Totally Different Historical Trajectories

It should be noted too that really if we’re talking about alternatives to the US, NATO and US-led globalism, we’re talking about Russia and China. The rest of the BRICS – Brazil, India, and South Africa – are much less independent of the West. The vote on Syria on 4 February, when Russia and China vetoed the Western motion, exposed Brazil, India, and South Africa as siding with the US. This reality highlights the fact that the political independence of the leaderships in China and Russia are actively promoting the independent economic development of the BISA and other Third World countries. This is in contrast to the way that historically the US and the old colonialist European powers all facilitated continued Third World subjugation. Today, by contrast, only 12 years after Putin came to power in Russia, and after a similar period of rapid economic development in China, we see that the effect has been a dramatic contrast to the days when the US stepped into the shoes of the old colonialists. Today Brazil, India, and South Africa are rising, the ASEAN countries are advancing in East Asia, the CELAC countries are advancing in Latin America, and several African states are also scoring gains as they now can set somewhat independent developmental goals based on the leverage they are gaining thanks to the rising role of China and Russia. And this is happening even though many of the political leaderships of those countries are far from being single-minded anti-imperialists.

Tackling Local Separatists More Forcefully

At some point, Russia was subjected to threats from minor countries like Georgia. But let’s not forget here that Georgia was backed by the US and the Zionists, as have been the Chechens and other ‘minor’ countries. In fact, this situation is simply another continuation of the Western attempts to break apart the Soviet Union and its political bloc – which has a very long history and involved a lot of ‘minor’ countries, proceeding from Yugoslavia (1948) and Czechoslovakia and continuing into Soviet space after the break-up of the USSR. What is new and different is that under Putin the Russians drew a line and said that no more breakups or secessions would be allowed, beginning with Chechnya. The unraveling of Russia had to stop, and if the Chechen separatists don’t get the message, they’re in for a very painful clash with the new cold hard Russian realities. Similarly, Russia would accept no challenges from Georgia and therefore crushed the Georgians and recognized two breakaway sections of Georgia as independent states, rolling back the Western-led schemes to use ‘minor countries’ to break up Russia.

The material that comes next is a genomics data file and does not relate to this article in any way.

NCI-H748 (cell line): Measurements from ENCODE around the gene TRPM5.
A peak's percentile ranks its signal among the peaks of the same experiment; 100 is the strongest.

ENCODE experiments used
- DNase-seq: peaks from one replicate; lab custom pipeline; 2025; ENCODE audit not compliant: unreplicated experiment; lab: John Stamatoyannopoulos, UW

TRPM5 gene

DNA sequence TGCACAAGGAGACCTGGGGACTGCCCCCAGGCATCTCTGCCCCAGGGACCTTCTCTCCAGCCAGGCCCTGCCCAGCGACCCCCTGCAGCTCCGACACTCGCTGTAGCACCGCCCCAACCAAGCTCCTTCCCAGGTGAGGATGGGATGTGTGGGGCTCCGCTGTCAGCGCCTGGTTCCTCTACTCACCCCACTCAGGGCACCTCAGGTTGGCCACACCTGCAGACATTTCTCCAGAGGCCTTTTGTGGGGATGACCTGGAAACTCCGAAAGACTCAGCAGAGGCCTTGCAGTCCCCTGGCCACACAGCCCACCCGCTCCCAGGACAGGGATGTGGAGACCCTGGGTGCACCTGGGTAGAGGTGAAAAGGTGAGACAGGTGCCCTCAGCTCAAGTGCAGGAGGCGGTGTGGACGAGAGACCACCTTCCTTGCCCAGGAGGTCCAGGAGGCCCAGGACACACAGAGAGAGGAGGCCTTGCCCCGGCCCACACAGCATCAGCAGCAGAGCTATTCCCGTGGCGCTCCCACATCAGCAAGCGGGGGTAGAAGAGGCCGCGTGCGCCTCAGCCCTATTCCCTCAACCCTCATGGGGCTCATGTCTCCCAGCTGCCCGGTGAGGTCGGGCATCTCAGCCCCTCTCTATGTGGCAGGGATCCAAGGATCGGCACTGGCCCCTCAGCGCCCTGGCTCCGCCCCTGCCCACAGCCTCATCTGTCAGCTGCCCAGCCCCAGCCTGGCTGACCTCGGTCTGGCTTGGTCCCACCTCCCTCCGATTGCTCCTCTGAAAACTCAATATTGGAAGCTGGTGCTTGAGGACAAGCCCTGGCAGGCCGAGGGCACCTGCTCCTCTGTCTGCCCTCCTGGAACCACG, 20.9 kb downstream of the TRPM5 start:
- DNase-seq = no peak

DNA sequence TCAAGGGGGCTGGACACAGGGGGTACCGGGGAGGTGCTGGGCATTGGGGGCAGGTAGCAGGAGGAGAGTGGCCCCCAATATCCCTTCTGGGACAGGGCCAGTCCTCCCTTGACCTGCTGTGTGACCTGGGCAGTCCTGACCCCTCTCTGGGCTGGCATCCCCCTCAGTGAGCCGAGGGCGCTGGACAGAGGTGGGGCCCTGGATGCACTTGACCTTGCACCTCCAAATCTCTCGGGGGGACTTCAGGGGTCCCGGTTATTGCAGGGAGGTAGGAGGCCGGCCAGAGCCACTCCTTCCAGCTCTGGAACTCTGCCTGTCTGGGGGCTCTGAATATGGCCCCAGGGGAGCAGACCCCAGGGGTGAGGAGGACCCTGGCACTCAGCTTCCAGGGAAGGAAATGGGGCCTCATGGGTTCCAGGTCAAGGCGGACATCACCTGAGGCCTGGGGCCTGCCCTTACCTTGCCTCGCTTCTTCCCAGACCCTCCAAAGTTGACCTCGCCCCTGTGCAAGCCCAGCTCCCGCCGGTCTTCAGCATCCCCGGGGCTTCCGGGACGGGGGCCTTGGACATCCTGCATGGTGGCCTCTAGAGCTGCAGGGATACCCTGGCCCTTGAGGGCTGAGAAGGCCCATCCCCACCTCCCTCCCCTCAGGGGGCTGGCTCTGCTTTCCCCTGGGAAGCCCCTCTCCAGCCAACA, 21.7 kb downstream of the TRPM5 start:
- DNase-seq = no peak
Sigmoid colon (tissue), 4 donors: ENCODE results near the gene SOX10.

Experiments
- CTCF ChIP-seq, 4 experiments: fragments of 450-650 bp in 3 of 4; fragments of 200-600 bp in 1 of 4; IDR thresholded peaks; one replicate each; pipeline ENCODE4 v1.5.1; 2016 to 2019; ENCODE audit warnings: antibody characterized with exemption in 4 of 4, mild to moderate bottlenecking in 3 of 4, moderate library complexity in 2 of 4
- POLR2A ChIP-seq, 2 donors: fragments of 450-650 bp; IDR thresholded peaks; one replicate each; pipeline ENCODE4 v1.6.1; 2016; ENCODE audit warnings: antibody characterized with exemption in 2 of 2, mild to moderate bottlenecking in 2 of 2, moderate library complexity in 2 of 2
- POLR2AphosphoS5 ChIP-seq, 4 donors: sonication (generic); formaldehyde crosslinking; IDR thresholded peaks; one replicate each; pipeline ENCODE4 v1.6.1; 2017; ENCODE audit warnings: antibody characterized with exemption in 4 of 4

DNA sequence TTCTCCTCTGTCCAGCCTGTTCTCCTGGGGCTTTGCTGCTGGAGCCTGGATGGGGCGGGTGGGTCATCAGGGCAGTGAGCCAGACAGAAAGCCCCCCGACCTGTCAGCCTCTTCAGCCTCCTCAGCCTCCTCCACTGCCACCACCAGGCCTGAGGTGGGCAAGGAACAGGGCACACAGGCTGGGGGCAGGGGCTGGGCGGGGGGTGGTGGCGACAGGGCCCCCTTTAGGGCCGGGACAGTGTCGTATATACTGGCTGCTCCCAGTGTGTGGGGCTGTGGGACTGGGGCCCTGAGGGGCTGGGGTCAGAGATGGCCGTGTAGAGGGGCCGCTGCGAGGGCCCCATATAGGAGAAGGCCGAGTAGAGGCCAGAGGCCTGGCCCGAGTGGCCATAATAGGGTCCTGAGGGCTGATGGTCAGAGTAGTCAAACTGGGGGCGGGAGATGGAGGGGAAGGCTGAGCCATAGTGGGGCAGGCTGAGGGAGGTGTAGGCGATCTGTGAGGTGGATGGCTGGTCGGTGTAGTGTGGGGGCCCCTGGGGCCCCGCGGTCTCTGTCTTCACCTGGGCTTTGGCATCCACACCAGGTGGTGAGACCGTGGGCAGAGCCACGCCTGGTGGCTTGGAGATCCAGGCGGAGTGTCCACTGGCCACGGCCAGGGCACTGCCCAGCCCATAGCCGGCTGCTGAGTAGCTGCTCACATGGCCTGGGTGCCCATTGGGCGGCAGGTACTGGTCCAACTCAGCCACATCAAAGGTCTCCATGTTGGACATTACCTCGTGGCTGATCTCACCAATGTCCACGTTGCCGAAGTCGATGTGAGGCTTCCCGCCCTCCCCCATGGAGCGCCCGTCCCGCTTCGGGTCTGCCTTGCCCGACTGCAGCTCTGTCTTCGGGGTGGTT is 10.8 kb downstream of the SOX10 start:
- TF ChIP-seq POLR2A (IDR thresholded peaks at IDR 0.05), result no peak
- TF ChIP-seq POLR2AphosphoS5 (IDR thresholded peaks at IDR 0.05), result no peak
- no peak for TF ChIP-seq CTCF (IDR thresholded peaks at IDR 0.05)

The New Dynamic of Global Power Politics

Now, this rise of Russia and China has been underway really for just over a decade. The US is still the dominant global military power, yet its economic leadership is severely undermined. The economies of the US and Europe are in difficulty. Europe now admits it can only ‘save’ itself by increasing unemployment and undermining the ‘economic miracle’ of domestic consumption that kept the system functioning for the last 60 or 70 years. The same fate awaits the US whenever the US dollar is dethroned as global currency – something that the Russians and Chinese are eagerly but quietly pursuing. The Chinese recently signed agreements to settle trade between China and Australia (yes, even Australia!) in Yuan and Australian dollars. So this process of disestablishing the US dollar is making inroads even into the American economic backyard.

In this situation, where China and Russia are increasingly seizing the high ground economically, while the US continues to dominate the world militarily, how is the US trying to stop its slide into the abyss? (Because obviously, the US cannot sustain global military dominance for a long time without a sound economy.) How is the US responding to the economic, and therefore political, rise of China and the BRICS? It is responding militarily, as you might predict, – by stirring up color revolutions, ‘Arab springs’, Islamist insurgencies in Central Asia, China, and Russia, by expanding NATO to include even Mongolia and Vietnam as ‘partners’ or ‘candidate partners’ of one sort or another. The US is responding by stirring up political turmoil that it hopes to turn into military intervention for itself and its allies. This is not necessarily to control the world, but to destabilize any power not accepting US hegemony and US-led globalism.